Williams said Monday it will invest $480 million on the Perdido Norte Project in the deepwater Gulf of Mexico (GOM) to provide natural gas and oil gathering and processing infrastructure for units of Royal Dutch Shell plc, Chevron Corp. and BP plc.

The new infrastructure, which Williams will own and operate, will originate at a floating production facility the producers plan to construct in 8,000 feet of water about 220 miles south of Galveston, TX.

Shell Offshore Inc. last October unveiled plans to develop an ultra-deepwater production hub in the GOM to produce and pipe oil and gas from the Great White, Tobago and Silvertip fields in the Alaminos Canyon of the Lower Tertiary trend (see Daily GPI, Oct. 27, 2006). Shell, as operator, envisioned using a spar facility moored in 8,000 feet of water that would be capable of pumping at least 200 MMcf/d of gas and 100,000 bbl/d of oil, or about 130,000 boe/d.

The floating hub, slated to begin operations around 2011, would gather, process and export production within a 30-mile radius. The facility would be moored in Alaminos Canyon Block 857 near the Great White discovery. Jointly owned by Shell (35%), Chevron (37.5%) and BP (27.5%), the hub’s direct vertical access spar would be the deepest in the world, and it would reduce the number and size of facilities and operations required to explore the deepwater frontier. Shell has not provided any cost estimates.

Williams’ infrastructure will include 184 miles of pipeline and expanded natural gas processing capacity. By design, Williams will build capacity to accommodate future production from other Perdido Foldbelt prospects and from potential tie-ins along the new pipeline route. Pipeline construction will begin in January; the expected date for the pipelines and additional processing capacity to be ready to receive production is around the turn of the decade.

“Building critical infrastructure for producers in strategic hubs is central to our plans for creating value in the deepwater Gulf of Mexico,” said Alan Armstrong, president of Williams’ midstream gas gathering and processing business.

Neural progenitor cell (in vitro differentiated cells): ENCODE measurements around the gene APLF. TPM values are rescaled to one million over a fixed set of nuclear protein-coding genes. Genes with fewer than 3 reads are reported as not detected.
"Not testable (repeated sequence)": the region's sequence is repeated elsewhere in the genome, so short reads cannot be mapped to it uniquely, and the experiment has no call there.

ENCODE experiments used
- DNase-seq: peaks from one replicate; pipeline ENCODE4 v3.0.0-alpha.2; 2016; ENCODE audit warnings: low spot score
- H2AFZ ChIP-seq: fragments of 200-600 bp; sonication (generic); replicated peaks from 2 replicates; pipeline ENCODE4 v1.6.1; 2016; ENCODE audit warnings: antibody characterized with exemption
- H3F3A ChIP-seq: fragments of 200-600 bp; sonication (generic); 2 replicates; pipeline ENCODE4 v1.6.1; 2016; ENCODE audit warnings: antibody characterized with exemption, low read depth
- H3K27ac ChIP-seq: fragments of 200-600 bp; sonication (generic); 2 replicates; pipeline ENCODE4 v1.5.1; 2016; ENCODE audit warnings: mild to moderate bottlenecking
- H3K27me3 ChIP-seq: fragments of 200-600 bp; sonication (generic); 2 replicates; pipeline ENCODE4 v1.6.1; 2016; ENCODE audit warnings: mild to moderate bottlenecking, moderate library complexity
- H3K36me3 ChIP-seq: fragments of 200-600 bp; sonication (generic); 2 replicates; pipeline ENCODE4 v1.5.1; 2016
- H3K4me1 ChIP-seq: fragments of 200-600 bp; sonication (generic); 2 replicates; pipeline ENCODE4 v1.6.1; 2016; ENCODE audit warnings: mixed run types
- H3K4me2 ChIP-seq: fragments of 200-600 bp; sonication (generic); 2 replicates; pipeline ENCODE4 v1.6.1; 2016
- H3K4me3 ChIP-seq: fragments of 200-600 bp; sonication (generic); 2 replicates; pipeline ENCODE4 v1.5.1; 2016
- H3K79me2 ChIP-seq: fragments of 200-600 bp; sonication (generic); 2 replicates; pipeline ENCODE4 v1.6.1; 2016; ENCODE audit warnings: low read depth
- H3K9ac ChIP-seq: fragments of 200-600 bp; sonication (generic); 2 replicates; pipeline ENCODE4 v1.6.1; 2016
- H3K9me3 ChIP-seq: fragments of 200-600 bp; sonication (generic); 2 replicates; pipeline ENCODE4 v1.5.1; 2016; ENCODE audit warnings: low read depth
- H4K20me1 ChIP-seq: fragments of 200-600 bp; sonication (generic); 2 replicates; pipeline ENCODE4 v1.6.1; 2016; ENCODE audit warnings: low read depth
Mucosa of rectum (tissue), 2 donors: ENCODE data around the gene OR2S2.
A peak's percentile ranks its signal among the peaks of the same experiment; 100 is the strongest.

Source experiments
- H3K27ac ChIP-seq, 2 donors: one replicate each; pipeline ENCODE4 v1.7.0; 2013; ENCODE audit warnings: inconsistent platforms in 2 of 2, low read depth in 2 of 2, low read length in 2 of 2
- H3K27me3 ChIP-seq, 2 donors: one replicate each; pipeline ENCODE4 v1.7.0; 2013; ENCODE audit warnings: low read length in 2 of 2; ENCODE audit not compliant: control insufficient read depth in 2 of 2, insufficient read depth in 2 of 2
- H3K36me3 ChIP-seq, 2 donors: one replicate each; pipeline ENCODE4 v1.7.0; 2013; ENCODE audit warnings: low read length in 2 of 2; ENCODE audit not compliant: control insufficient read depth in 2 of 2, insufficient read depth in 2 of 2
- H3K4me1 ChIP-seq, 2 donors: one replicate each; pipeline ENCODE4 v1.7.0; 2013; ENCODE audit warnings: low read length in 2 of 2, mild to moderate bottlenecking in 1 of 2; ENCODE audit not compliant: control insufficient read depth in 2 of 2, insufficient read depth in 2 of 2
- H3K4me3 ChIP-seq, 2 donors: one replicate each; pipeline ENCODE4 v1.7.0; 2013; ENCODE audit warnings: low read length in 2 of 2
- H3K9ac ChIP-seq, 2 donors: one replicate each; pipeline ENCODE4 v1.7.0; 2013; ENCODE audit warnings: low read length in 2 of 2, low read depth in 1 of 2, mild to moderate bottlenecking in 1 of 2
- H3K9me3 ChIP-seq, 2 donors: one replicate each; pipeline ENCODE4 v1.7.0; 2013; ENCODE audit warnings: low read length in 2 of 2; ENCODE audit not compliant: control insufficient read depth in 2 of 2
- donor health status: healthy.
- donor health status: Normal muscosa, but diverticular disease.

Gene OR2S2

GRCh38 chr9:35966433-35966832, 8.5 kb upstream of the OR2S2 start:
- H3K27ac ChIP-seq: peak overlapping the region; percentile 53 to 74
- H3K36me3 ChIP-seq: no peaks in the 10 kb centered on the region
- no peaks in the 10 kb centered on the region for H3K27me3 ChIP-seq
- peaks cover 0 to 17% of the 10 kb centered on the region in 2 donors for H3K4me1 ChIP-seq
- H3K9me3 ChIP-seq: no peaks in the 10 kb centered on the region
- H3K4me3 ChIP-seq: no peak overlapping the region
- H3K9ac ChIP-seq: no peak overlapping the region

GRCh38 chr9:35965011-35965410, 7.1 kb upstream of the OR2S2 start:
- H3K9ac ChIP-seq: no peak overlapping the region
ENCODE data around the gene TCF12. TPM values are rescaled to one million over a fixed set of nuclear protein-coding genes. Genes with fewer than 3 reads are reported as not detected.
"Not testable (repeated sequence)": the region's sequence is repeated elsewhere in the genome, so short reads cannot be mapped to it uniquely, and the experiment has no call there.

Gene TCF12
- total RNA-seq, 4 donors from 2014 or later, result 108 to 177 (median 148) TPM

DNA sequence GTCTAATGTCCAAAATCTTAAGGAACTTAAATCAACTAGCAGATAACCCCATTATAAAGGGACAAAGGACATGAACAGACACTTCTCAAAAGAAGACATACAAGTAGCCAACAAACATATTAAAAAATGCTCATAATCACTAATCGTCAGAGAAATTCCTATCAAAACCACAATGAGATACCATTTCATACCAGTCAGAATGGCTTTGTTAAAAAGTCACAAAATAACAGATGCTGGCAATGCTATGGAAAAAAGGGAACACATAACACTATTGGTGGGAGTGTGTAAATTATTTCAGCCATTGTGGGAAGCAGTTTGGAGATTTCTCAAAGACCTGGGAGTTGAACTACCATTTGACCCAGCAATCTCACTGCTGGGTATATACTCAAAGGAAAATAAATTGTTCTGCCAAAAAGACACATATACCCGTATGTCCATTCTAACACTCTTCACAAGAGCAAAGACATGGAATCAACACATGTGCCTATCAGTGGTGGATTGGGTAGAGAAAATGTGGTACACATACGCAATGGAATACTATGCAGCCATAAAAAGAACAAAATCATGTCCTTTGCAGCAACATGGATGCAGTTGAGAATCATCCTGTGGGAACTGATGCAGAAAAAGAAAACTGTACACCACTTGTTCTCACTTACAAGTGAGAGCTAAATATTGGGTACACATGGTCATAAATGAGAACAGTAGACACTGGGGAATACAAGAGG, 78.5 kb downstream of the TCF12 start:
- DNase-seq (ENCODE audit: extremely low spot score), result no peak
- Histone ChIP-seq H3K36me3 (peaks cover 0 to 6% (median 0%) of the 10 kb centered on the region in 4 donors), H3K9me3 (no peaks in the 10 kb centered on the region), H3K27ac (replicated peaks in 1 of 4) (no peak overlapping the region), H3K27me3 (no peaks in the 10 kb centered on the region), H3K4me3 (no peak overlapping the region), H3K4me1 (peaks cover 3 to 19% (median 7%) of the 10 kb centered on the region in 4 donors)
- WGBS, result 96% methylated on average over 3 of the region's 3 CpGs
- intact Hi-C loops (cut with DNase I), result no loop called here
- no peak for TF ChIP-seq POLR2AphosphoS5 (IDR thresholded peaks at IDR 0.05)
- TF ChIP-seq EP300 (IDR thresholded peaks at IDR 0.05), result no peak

For natural gas, the project includes 107 miles of gas gathering pipe with the capacity to transport 265 MMcf/d of production at a designed quality specification. The pipe will extend from the producers’ floating production facility to Williams’ existing Seahawk gathering system.

Seahawk connects at Brazos Block 538 with a Williams Transco-operated pipeline that transports gas to the company’s Markham, TX, processing plant. To accommodate the new gas production, Williams plans to increase daily capacity at the Markham plant to more than 500 MMcf/d from the existing 300 MMcf/d level.

The 10,500-mile Transco pipeline moves gas from the Gulf Coast to 12 Southeast and Atlantic Seaboard states, including major metropolitan areas in New York, New Jersey and Pennsylvania.

Williams new installation also will move 150,000 bbl/d of crude oil to Gulf Coast refineries via a planned pipeline and through capacity on an existing third-party system. Williams’ 77-mile oil pipeline route runs from the producers’ floating production facility to the Hoover Offshore Oil Pipeline System (HOOPS). Through an agreement with a unit of ExxonMobil Pipeline Co., Williams can deliver crude oil to HOOPS for transportation of crude oil from the offshore interconnect to onshore refineries.

“Williams’ Perdido Norte Project will provide our customers in some of the nation’s largest metropolitan markets with the opportunity to access this significant new source of supply,” said Phil Wright, president of Williams’ interstate gas pipeline business.

Agreements with the producers will allow Williams to provide services over the life of the reserves for expected oil and natural gas production. Williams will begin collecting volume-based fees for services when production ramps up.

With the Perdido Norte Project, Williams said it will have invested $1.7 billion in deepwater GOM gathering and processing infrastructure since 1997. In addition to the Perdido Norte Project, Williams’ current deepwater GOM projects include expansion of Discovery’s system with Williams’ Tahiti pipeline project for Chevron’s Tahiti discovery in the Central GOM region and installation of export oil and gas pipelines for Chevron’s Blind Faith discovery in the Eastern GOM.

The deepwater GOM is quickly becoming more accessible for producers. The Independence Hub ramped up earlier this month with gas flowing from the first of 15 subsea wells in 10 anchor fields (see Daily GPI, July 23). The collaboration by midstream operator Enterprise Products Partners LP, offshore production contractor Helix and four producers, Anadarko Petroleum Corp., Hydro Gulf of Mexico LLC, Devon Energy Corp. and Dominion Exploration & Production Inc., uses a single platform and export pipe to serve several large natural gas fields in the Eastern GOM deepwater.

Still to come are tests and possible production on the Jack No. 2 well at Walker Ridge Block 758, which is located in 7,000 feet of water and more than 20,000 feet under the sea floor in the Lower Tertiary. Last September, Chevron, Devon and Statoil ASA completed the deepest extended drill stem test in history on the well, and further tests are scheduled in 2008 (see Daily GPI, Sept. 6, 2006).

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